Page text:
The contrast between the kind of metrics employed by the traditional and digital telco, along with those of digital start-ups and potential investors in digital services, is illustrated by the following table, taken from one of STL Partners’ previous studies on the question[2]:

We will discuss some of the Telco 2.0 metrics further below. However, what this table illustrates is how the focus in Telco 2.0 metrics shifts from usage-based revenues (as in the case of the Telco 1.0) to usage per se, and the impact of that usage on customer loyalty, brand, partners and revenue opportunity, as opposed to revenue already banked. The metrics – around usage and customer engagement – encapsulate the business model, which we could express in the form of an equation: number of users (or site visits, downloads, etc.) + frequency / length of use = revenue (opportunity). So driving the metrics in the right direction is tantamount to steering the business as a whole toward becoming a digital brand capable of generating customer enagagement in a crowded marketplace.

A new focus on service innovation and flexibility…

Presently, the focus of telco transformation efforts has shifted to the drive to virtualize networking functionality through Software Defined Networking (SDN: the centralization and virtualisation of control functionality previously provided by dedicated routers) and Network Functions Virtualisation (NFV: the virtualisation of a whole array of functionality in the edge and core networks hitherto provided by dedicated hardware appliances).

One of the primary aims of this transformation is to enable operators’ primary network and connectivity services to also be created, delivered and consumed in the manner of digital services: in and from the cloud / over the Internet; on demand; and as a software-based service. In the enterprise market, for example, leading SDN / NFV players are already rolling out Network as a Service (NaaS) and virtual CPE (vCPE) offerings that enable clients to customize their WAN connectivity and network features on demand via web portals, and pay for services on an ‘as-ordered’ basis as they scale bandwidth and networking parameters up or down.[3] In the consumer market, SDN / NFV similarly offers the prospect of enabling users to customize their connectivity and communications services more extensively and instantaneously than has hitherto been possible.

These characteristics of virtualised networks present a massive opportunity to telcos, as well as an enormous risk. On the one hand, SDN and NFV create the potential for operators to develop innovative, flexible combinations of communications and digital services in a more agile and cost-efficient manner, enabling them to compete more effectively with OTT players and accommodate massive growth in network usage generated by digital services.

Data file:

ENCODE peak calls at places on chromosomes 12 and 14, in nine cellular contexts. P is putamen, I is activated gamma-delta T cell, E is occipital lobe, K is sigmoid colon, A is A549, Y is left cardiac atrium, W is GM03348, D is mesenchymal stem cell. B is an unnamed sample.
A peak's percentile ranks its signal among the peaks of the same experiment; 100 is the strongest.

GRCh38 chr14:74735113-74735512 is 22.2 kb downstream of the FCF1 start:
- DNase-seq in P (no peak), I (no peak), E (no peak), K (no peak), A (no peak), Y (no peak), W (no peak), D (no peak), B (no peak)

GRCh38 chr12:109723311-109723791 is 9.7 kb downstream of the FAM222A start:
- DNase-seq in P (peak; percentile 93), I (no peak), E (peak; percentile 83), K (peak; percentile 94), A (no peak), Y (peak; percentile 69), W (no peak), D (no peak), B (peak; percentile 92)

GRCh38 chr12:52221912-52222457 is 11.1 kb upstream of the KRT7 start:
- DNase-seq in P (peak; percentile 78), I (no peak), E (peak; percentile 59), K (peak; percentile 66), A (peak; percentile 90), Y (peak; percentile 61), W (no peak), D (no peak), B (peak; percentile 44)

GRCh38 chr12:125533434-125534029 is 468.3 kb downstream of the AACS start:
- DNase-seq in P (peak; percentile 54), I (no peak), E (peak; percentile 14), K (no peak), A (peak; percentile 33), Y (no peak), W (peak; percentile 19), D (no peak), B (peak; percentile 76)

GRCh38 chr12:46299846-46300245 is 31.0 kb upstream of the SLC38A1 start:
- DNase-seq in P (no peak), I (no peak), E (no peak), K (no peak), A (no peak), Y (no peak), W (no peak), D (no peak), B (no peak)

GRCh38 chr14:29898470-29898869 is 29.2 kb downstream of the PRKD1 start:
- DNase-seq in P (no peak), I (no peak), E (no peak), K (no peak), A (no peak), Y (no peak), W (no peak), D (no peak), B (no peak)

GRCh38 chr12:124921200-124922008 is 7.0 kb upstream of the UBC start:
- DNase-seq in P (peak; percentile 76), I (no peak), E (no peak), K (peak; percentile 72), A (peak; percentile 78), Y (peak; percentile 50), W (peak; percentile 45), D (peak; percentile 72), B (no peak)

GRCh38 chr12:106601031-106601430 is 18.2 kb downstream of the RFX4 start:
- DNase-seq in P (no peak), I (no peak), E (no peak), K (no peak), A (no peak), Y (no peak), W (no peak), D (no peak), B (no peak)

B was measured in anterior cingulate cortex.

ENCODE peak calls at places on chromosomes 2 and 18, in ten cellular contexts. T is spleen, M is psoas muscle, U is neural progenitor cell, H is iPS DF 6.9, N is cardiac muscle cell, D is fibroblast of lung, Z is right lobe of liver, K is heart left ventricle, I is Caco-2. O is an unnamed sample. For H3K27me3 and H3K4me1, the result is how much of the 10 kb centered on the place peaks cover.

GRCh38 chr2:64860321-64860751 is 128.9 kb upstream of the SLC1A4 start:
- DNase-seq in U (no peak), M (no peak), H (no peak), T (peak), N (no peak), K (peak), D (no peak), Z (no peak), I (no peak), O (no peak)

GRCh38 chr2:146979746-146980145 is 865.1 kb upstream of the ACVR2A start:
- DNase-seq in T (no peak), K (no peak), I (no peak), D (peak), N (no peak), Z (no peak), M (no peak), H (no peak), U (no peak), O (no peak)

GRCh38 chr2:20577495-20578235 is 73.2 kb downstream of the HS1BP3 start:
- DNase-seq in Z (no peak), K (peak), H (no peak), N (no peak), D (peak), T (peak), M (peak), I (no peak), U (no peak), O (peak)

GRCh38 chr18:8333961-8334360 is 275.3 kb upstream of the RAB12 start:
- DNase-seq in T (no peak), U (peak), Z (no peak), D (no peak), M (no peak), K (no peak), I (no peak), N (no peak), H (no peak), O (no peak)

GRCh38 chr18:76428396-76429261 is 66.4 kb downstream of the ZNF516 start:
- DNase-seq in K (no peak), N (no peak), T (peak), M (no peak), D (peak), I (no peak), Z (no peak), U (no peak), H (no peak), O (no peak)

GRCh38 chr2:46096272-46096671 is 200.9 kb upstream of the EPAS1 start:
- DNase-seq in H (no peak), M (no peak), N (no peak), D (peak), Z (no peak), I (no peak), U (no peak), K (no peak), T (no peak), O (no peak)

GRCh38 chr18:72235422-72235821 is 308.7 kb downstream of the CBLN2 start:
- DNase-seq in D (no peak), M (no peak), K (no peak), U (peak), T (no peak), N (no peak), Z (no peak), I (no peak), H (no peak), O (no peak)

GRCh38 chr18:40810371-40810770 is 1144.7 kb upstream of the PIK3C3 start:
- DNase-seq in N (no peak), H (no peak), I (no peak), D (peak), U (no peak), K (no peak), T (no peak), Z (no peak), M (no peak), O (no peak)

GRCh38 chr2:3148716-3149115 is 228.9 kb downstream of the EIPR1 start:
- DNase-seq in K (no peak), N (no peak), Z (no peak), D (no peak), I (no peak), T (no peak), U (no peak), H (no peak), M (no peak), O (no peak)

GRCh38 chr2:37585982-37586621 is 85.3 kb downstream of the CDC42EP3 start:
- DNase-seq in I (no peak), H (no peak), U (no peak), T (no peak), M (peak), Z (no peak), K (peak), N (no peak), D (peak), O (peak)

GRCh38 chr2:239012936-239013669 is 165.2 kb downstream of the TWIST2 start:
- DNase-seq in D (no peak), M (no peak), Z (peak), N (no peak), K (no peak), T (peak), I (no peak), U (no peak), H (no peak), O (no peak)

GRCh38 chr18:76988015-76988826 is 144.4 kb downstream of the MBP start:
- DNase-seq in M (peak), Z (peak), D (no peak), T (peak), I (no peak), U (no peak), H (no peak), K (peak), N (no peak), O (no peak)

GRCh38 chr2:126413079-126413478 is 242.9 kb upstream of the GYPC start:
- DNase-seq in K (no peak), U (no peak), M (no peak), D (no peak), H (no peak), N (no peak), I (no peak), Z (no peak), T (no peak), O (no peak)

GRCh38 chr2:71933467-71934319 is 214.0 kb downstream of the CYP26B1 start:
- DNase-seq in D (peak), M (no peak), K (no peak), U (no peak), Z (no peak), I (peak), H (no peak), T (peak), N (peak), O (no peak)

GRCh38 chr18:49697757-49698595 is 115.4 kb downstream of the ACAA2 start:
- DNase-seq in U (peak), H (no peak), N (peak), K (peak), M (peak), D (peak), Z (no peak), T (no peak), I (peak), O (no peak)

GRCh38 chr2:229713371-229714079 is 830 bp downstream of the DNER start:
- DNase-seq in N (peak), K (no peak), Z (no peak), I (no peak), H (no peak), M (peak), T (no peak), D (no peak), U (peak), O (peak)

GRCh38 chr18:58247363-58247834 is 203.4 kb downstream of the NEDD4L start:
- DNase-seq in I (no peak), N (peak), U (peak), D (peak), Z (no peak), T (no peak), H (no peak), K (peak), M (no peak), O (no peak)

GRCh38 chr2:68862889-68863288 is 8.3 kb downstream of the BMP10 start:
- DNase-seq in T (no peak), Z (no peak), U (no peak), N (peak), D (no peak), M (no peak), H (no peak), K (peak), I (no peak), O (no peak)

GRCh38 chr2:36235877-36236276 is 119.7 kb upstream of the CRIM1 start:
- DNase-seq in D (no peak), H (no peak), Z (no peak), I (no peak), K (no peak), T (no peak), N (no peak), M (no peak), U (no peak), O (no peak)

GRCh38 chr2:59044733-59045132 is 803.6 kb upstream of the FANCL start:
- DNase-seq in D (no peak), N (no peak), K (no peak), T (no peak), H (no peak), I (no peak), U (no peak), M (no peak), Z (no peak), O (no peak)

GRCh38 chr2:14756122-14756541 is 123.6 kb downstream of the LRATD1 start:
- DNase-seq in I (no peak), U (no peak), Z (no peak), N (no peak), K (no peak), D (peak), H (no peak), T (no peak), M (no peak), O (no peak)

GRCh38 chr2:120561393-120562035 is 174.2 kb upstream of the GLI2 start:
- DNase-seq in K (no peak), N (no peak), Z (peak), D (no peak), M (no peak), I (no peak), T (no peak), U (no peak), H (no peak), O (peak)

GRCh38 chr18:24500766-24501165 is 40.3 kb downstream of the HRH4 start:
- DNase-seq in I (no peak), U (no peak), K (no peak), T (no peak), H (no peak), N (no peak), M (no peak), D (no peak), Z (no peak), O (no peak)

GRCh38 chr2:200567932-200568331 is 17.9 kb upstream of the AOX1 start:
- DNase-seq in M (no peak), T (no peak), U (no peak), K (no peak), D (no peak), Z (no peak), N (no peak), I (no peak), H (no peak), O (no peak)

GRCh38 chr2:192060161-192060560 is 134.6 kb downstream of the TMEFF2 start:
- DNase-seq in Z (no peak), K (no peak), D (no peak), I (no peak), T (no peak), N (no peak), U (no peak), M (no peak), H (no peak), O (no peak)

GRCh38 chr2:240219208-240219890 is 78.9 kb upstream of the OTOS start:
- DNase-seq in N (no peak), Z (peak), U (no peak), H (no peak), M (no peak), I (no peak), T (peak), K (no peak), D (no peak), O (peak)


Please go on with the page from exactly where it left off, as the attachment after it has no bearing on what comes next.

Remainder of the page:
…and new competition

On the other hand, as service and value creation is migrated away from dedicated physical facilities and hardware to software that can in theory be deployed over any physical network, this creates the possibility for third parties to develop OTT, virtual, on-demand network services from the cloud. This could result in telcos being disintermediated from their very core networking and connectivity services, as well as from the digital-service value chain. Software-Defined WAN (SD-WAN) is a practical example of this: third-party service providers install their own CPE and virtual network functions at enterprise sites, and connect them up to an SDN controller; they can then deliver flexible WAN connectivity services over networks of different types, and from different suppliers, relegating telcos potentially to the role of mere wholesale connectivity providers.[4]

In this way, virtualisation creates a dynamic whereby, as services are migrated to virtual functions, value creation will also increasingly depend on these, while the value of physical networking and connectivity services will decline as virtualised service providers and customers alike pick from a range of alternative connectivity providers. Consequently, telcos’ ownership and provision of the physical networks that support virtualised services may become equally if not more important as a means to own the customer relationship than as a revenue driver in their own right. Retaining the customer relationship means operators hold on to the opportunity to deliver increasingly more valuable virtualised services to those customers.

Increased emphasis on offensive and defensive moves